But unlike transgender folk, gays and lesbians can and do use all the same bathroom, shower, lockers, barracks and other facilities assigned to their actual gender. (Read “biological sex” though it’s a disgrace we even need to invoke that term.) Not so for those who “identify” as the other sex, insist on wearing the opposite uniform and using the wrong facilities. Out in the civilian world certain accommodations can be made for the individuality of others provided they don’t infringe on the privacy and rights of everyone else, but such facilities are frequently even more scarce in the military.
There’s also the cold, brutal light of science to consider once again. It is objectively undeniable that a certain percentage of the population is gay or bisexual (or else you guys have been doing one hell of a job faking it for all of recorded history) while others are straight. There is no repeatable science available to indicate that an otherwise healthy person with a properly formed XX or XY marker in their 23rd chromosomal pair is anything other than the gender identified by those markers.
Further, there comes the question of qualifications for various assignments, including combat duty. A lesbian needs to meet the same physical requirements to qualify as her straight sister-in-arms. Ditto for the gay and straight men. But when you start swapping out the uniforms we run into yet another bucket of complications. Men who “identify” as women probably won’t have much trouble meeting the standards, but any female troops “identifying” as men are probably going to wash out more than 99% of the time.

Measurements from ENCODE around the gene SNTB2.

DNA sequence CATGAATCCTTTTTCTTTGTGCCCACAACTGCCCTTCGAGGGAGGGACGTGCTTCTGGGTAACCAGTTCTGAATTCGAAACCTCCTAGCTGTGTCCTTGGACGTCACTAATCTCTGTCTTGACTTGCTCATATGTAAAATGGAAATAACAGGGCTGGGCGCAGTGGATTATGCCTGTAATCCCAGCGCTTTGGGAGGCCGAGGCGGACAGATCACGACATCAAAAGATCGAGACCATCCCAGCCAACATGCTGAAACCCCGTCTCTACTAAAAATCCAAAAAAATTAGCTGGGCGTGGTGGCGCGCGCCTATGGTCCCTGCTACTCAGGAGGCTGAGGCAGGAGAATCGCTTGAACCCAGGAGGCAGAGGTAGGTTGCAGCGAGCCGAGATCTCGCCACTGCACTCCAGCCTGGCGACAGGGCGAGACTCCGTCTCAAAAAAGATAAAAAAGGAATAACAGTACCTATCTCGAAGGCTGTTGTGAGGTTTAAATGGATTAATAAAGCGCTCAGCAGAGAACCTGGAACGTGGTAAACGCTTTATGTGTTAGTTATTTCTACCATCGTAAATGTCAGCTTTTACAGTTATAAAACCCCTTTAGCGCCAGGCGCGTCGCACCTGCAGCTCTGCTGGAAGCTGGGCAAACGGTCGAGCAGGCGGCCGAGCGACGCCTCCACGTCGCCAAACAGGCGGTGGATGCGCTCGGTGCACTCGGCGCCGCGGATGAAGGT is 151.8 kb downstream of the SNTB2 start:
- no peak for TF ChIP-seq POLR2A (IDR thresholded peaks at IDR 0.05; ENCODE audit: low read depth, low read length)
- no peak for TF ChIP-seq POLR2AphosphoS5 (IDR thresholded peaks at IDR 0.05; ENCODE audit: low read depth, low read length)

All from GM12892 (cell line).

To borrow some parlance from the kids these days, I ain’t hatin’, I’m just sayin’.
Taking the ongoing SJW debate over transgender issues out of the civilian arena and into the military environment was always going to be a sticking point. In America we live in a generally free society and bend over backward to let everyone express themselves however they wish as long as they aren’t interfering with the privacy and rights of their fellow citizens. The military is simply a different world and it’s one where you sign away some of your fundamental rights (including free speech among others) when you take the oath. And the requirements for living in a frequently cramped, high pressure society such as that, along with the need for uniformity to obtain optimal force performance don’t allow for the same range of self-expression.
I don’t have a working crystal ball, so I don’t know if this ban is going to last into the future, but for the here and now, that’s where I come down on the subject. You may fire up the torches while I now go and put on my asbestos long johns.